Another hearing type is the oversight or investigative hearing. An oversight hearing is one of the most important, and frequently abused or ignored, functions of Congress, which is to keep an eye on the Executive Branch. Every single Cabinet Secretary will testify at least once a year before some committee in Congress. Undersecretaries and deputies who testify need to have clear and effective testimony skills on their resumes if they want to continue in the job. Usually, oversight hearings are mundane affairs reviewing that year's budget priorities or are updates on specific projects. When things go wrong, hurricanes strike or war takes a grim turn, you can always count on Congress to hold a hearing. An agency chief, unfortunately on the job during a disaster, can only dread the committee investigation hearing that will undoubtedly follow. No one is immune; generals, admirals and titans of industry and labor have been brought down to human level at a Congressional hearing. It is a humbling event, unique to a democracy.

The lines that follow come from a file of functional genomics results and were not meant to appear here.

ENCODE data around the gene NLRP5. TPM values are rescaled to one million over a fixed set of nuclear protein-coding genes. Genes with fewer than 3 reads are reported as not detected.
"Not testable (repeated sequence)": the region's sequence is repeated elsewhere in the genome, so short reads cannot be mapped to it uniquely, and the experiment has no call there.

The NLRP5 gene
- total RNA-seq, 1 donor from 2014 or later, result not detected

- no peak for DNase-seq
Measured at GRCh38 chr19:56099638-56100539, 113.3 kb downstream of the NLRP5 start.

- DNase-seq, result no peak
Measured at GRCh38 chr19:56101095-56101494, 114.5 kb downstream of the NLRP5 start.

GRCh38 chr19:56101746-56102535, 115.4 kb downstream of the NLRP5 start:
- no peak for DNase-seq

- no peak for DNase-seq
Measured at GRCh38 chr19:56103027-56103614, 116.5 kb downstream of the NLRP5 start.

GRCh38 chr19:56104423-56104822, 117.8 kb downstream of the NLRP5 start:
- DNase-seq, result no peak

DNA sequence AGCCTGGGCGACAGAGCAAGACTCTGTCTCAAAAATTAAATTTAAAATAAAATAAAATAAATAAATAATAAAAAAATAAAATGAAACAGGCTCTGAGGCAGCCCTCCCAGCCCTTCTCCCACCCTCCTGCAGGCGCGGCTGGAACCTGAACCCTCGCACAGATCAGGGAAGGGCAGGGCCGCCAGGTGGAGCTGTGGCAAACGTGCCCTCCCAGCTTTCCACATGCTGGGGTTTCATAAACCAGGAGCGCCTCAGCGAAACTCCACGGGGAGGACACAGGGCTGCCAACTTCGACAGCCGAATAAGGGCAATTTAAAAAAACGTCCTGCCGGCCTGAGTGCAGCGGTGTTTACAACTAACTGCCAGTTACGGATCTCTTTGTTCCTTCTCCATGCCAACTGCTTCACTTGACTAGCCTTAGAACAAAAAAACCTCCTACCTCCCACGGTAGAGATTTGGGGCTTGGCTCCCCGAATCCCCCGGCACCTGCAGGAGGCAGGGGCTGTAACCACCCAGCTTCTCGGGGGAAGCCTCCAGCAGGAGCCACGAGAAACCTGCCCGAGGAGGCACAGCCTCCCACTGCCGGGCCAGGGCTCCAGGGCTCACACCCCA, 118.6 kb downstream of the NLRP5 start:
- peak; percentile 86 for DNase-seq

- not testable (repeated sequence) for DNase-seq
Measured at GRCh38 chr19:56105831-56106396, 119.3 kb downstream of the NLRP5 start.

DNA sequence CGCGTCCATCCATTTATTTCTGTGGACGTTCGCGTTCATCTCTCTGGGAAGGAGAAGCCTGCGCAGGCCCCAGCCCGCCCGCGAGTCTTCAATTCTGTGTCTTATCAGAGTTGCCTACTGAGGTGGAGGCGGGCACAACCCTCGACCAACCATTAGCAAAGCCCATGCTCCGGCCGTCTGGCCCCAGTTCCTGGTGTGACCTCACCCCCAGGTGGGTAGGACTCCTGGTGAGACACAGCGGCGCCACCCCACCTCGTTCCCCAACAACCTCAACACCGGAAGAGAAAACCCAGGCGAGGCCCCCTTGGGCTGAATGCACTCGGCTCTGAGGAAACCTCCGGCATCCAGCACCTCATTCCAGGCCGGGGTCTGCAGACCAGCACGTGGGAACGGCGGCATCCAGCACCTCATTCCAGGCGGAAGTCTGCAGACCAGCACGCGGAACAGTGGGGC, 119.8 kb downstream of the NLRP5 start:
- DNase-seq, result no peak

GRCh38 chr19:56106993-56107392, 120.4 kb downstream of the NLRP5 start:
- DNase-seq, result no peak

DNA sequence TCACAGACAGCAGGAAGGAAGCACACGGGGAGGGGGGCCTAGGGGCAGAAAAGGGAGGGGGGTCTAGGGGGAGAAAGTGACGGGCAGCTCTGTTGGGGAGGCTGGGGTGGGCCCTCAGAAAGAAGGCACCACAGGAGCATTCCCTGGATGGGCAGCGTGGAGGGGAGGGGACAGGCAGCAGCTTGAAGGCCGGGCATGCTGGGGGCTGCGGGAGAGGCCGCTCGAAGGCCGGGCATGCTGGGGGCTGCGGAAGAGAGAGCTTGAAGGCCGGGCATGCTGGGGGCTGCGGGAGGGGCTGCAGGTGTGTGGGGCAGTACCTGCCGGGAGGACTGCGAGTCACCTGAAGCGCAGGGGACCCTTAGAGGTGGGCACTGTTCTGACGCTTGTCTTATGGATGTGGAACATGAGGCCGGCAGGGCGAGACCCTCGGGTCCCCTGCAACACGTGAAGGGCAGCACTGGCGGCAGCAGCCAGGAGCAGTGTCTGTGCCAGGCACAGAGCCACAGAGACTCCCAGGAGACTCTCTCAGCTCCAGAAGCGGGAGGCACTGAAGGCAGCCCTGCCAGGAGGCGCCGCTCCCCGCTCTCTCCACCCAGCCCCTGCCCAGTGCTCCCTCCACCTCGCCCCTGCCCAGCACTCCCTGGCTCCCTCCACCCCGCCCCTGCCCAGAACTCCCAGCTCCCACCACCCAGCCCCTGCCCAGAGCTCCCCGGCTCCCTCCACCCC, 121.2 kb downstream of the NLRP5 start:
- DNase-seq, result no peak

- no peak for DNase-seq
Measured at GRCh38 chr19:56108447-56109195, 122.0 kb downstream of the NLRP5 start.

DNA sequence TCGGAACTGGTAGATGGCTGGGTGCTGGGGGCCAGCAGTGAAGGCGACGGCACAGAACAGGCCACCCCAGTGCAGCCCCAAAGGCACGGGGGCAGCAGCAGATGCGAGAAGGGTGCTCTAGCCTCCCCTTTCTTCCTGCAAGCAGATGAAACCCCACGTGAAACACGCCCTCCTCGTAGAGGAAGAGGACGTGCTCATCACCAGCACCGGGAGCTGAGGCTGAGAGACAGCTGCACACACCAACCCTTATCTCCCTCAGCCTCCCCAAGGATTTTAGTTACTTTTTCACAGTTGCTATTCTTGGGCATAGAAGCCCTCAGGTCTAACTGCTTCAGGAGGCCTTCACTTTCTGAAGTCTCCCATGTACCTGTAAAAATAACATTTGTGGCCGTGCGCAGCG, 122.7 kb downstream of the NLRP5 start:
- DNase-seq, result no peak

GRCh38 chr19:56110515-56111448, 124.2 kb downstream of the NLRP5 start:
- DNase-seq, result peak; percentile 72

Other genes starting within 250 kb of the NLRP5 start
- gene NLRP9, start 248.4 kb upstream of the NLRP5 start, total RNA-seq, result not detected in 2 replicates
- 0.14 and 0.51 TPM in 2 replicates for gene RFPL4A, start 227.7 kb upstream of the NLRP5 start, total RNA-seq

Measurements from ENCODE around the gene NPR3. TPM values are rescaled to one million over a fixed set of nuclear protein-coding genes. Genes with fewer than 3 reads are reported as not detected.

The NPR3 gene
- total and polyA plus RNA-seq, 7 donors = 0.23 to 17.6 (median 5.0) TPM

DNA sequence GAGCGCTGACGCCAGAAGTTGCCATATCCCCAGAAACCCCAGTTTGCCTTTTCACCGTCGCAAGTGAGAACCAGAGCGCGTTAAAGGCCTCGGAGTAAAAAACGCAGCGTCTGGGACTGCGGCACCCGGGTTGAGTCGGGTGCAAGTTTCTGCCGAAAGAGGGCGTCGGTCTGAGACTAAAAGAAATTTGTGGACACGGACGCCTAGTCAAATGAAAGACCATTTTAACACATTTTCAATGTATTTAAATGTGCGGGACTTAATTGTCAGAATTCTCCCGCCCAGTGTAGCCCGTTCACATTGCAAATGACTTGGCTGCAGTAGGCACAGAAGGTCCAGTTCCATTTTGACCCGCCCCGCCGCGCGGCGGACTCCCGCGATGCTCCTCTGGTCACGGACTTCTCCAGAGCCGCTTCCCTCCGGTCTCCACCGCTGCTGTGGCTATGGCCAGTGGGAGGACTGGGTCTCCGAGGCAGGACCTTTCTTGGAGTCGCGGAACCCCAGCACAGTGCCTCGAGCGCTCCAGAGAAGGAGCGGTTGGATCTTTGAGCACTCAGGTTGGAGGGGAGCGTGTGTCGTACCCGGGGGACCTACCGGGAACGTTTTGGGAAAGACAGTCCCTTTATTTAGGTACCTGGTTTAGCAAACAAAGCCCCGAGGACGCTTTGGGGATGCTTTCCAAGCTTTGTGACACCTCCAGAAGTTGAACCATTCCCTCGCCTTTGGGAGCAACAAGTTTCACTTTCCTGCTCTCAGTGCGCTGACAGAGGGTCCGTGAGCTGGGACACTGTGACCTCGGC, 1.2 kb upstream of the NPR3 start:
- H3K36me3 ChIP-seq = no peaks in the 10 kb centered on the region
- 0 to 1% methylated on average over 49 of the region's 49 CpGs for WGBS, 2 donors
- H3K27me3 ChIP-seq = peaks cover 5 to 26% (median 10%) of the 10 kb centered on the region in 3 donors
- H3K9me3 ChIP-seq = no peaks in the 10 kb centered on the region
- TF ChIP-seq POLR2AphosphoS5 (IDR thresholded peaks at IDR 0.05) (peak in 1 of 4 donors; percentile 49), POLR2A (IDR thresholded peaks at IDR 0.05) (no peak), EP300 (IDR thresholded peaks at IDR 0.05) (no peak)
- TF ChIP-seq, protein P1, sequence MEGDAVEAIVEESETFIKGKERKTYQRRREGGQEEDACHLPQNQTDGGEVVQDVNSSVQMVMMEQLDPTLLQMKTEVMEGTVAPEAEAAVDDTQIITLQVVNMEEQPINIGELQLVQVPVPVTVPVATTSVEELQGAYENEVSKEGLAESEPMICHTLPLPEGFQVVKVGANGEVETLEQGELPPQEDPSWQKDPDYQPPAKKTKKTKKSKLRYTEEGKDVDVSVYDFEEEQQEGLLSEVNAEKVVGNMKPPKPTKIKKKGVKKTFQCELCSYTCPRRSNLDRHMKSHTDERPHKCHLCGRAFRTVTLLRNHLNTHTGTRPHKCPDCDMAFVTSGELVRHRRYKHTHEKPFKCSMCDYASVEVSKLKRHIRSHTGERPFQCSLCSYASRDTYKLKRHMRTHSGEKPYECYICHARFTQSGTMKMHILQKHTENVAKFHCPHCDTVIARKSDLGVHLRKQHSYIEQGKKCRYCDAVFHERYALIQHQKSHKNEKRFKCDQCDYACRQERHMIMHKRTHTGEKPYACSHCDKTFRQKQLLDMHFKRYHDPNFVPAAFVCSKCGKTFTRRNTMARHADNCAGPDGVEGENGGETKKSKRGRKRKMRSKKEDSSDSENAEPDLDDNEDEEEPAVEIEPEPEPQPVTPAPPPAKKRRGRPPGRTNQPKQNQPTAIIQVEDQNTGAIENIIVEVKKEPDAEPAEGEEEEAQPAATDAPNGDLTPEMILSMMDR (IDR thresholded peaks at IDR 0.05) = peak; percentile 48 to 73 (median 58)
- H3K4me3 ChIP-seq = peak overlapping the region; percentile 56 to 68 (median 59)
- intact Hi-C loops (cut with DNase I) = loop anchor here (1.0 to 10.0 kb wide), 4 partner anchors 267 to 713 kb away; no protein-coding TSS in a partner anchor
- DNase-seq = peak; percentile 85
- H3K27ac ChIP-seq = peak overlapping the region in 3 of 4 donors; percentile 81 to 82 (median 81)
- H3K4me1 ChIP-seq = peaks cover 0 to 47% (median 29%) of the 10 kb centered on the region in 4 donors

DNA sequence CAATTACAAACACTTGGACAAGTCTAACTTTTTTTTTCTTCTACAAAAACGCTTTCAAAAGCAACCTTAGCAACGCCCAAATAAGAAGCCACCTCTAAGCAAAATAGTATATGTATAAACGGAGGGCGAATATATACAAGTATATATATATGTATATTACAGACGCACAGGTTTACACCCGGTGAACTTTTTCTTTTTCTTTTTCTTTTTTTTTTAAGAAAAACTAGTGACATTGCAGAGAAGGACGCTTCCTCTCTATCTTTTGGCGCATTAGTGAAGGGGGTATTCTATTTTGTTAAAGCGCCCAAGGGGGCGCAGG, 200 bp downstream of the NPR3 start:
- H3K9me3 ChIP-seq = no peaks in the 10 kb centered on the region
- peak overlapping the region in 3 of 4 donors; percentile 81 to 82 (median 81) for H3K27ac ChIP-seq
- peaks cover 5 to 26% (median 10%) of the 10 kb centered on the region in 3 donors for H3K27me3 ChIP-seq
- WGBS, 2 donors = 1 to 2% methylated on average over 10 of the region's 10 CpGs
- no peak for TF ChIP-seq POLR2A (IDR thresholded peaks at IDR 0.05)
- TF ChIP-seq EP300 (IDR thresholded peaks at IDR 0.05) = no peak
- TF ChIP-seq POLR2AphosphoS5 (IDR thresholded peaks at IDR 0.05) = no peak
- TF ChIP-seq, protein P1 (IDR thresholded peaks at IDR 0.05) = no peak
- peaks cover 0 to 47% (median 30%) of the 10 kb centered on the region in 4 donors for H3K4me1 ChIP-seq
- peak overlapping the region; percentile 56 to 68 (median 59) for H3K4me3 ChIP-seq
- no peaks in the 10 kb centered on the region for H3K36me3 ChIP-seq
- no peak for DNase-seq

The third type of hearing is unique to the Senate and that is the confirmation hearing. Ordinarily, this is the most boring of all hearings, unless it involves a nomination to the Supreme Court, in which case it is the most dramatic of them all. The Senate is charged of course with approving the nomination of high level executive department chiefs, military officers, ambassadors, and judges. Except for most military commissions, every one of them usually involves testimony and questions from the corresponding Senate committee or subcommittee.
The atmosphere of a committee hearing is both formal and very informal at the same time. Hearings are held in a variety of committee hearing rooms from the ornate chambers of the older committees like Ways and Means or Agriculture to more modern, television friendly rooms like the Senate's hearing room in the Hart Office Building, with an ornate marble backdrop. Witnesses face the committee who are seated at a higher level overlooking the witnesses. In some cases there are many levels of seats, much like an arena. I am always struck by the continuous secondary conversations between members and staff, as well as by members coming and going all during the testimony. It is not uncommon for only a couple of committee members to be present, with rows of empty seats. Behind the testifiers is the audience, and anyone who wants to go to a hearing of Congress, can, though nowadays you need to go through the gauntlet of Capitol security to get there and wait in a line outside the room. It is first come first served for seats, unless you pay someone to line-sit for you - a unique industry in Washington, DC. Even fairly obscure hearings have a considerable audience. If this is your issue, it is not a bad place to see and be seen by your colleagues and adversaries.